Dublin, Ireland Day 1

2018 HAL Voyage of the Vikings

Wednesday, August 8, 2018

The people we call Vikings came from the area we call Scandinavia.  They were quite similar in culture, but geographically distinct.  The Danes came from the Jutland peninsula and they tended to maraud in Europe and England and along the Mediterranean; the Swedes (also known as Rus) were on the North and East, they sailed the Baltic and traveled to Russia to plunder and loot; and the Norse were from the North and West so they tended to raid the coasts of Ireland, Scotland and settle in the North Atlantic Islands.  No one knows for sure why the Vikings traveled to the ends of the earth. They sailed their longboats to the Arctic, through the Baltic, across the Mediterranean to Constantinople.  They created settlements in Ireland, Scotland and England.  They colonized Iceland, Greenland, and even the New World where they established Vinland in Newfoundland.  But not a single one of them kept a journal or wrote a diary.  There are no letters, no poems, no stories.  These are a people whose history begins as pirates and raiders but in less than three centuries they faded from history as they not only assimilated, but augmented the economy, politics, and religions of every country they came in contact with.

As we visit Dublin, we learn that the Vikings actually created Ireland’s first true town.  Dublin originated as a “longphort”, a fortified enclosure to protect the ships and function as a staging area for raids.  By 840AD, Dublin had become a permanent settlement and was probably a slave-trading center also.

The Vikings had been raiding the coast of Ireland since 795 and had looted the Monastic City in Glendalough twice.  Today, Glendalough and County Wicklow are the settings for the Canadian/Irish TV series, “Vikings”, now in its 5th season.  The series is based on Neil Oliver’s book, Vikings (Weidenfield & Nicolson, 2012).  Neil Oliver is an archaeologist, historian, writer and award-winning broadcaster.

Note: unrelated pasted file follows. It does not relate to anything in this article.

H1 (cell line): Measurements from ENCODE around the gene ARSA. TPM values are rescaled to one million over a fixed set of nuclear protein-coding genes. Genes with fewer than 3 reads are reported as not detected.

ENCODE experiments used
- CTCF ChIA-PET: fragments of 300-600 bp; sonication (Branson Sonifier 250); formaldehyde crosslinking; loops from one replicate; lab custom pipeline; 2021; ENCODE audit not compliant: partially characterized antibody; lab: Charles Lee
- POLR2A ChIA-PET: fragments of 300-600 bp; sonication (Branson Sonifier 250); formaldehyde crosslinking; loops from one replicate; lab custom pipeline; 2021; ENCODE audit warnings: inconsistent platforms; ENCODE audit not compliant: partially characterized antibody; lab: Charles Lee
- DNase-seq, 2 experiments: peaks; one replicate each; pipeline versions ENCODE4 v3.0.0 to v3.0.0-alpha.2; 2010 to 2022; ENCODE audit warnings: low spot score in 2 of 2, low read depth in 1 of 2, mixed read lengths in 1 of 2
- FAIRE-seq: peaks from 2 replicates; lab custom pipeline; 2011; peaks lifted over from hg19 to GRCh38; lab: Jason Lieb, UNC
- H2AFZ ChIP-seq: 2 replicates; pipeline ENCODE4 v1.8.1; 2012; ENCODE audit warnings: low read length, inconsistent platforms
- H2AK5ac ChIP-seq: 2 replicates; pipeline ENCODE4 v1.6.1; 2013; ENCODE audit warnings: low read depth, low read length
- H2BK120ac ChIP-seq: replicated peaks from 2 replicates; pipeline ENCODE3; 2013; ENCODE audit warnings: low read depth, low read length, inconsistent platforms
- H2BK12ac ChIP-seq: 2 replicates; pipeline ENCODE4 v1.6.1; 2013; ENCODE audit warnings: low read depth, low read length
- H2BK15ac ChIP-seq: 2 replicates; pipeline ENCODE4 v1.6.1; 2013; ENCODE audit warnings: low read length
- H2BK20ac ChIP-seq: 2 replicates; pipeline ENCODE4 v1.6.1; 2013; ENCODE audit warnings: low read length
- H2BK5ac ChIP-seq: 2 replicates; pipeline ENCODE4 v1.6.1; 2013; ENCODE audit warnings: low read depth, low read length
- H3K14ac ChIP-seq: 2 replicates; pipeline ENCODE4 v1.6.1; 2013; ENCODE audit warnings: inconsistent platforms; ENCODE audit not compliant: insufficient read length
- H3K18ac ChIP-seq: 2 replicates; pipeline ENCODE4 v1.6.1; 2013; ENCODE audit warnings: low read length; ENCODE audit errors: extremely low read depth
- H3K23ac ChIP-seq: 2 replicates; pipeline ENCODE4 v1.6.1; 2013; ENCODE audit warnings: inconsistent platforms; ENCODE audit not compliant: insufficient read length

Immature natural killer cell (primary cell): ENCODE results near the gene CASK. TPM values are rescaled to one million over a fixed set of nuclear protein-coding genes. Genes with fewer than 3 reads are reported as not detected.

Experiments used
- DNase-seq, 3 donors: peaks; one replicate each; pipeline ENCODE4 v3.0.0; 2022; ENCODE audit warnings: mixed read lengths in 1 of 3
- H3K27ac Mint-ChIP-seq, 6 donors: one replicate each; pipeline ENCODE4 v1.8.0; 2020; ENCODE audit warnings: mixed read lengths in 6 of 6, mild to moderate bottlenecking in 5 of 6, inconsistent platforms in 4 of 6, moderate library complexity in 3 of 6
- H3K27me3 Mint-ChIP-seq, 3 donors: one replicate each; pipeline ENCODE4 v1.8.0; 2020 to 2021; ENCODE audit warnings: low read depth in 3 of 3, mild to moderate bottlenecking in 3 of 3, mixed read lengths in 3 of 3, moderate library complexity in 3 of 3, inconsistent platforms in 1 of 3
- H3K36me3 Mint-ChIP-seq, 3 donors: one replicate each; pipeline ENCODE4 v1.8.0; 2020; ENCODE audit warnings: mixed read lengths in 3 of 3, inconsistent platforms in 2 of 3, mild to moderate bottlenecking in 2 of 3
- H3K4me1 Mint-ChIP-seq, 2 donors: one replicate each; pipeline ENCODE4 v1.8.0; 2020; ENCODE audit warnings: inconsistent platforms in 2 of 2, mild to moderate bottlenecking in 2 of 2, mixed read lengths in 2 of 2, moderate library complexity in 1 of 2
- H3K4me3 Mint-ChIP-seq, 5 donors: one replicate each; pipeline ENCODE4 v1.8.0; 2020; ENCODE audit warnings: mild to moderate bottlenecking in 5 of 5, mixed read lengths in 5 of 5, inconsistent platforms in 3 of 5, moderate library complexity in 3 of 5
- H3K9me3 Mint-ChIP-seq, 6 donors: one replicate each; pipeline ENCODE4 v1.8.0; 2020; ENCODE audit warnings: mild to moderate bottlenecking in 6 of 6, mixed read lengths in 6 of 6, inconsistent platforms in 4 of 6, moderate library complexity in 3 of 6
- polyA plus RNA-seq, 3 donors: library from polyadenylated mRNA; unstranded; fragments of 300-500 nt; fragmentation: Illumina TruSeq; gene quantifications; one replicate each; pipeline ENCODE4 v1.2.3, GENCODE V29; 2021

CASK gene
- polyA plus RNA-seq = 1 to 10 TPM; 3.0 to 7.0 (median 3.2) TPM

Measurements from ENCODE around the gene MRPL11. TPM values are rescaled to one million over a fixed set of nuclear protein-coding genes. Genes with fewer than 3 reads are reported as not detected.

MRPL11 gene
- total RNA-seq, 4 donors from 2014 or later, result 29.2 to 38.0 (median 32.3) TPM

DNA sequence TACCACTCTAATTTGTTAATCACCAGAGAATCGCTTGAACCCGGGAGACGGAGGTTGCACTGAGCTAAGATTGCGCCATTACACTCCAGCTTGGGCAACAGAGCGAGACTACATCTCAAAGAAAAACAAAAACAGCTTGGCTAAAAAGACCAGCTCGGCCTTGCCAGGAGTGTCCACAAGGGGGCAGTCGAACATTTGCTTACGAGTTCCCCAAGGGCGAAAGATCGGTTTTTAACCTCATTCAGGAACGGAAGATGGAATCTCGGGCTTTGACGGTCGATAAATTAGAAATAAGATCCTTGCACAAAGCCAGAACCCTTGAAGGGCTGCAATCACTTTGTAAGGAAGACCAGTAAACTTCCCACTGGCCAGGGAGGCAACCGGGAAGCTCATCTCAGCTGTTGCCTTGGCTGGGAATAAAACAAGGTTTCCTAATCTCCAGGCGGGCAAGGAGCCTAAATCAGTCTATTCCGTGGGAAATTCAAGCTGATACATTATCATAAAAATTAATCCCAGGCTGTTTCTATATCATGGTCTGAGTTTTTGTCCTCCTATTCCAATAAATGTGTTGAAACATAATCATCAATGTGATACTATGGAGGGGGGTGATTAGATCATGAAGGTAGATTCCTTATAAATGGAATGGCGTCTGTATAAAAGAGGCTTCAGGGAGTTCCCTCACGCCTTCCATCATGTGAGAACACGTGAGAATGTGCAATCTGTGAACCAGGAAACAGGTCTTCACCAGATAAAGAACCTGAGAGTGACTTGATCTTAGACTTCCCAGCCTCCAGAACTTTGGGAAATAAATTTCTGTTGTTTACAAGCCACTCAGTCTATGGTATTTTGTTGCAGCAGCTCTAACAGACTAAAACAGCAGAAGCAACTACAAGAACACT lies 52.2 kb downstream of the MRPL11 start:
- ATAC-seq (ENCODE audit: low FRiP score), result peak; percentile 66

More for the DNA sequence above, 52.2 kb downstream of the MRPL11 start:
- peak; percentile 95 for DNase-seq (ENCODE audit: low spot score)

These are the photos from our trip to Glendalough:

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Lough Tay (Guinness Lake) is fed by the Cloghoge River in County Wicklow. This is one of  several filming locations for the TV series “Vikings.”
An entire Viking village has been created here.
An entire Viking village has been created here.
The Vikings are not on location today.
The Vikings are not on location today.
But their sets are visible.
But their sets are visible.
This is NOT a stage set.  This is a ruin of the original Monastery Gate.
This is NOT a stage set. This is a ruin of the original Monastery Gate.
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St. Kevin’s Kitchen (Church), 12th century. The Bell Tower looks like a chimney.
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This 900AD Round Tower, often confused as a lookout, never was. It was used to call monks to prayer. The door is about 12 feet above the ground and, presumably, was reached via a ladder that could, if needed, be pulled up to prevent an enemy from following.
Today, the Glendalough Hotel welcomes all.
Today, the Glendalough Hotel welcomes all.
There is a very festive atmosphere here.
There is a very festive atmosphere here.
The countryside is boucoic.  This is sheep country.
The countryside is boucoic. This is sheep country.
The hotel sits in a beautiful setting.
The hotel sits in a beautiful setting.
We enjoyed the end of day libation at the Glendalough Hotel.
We enjoyed the end of day libation at the Glendalough Hotel.

 

The next post will show you Dublin proper.

And then we’re off to Greenock, Scotland!

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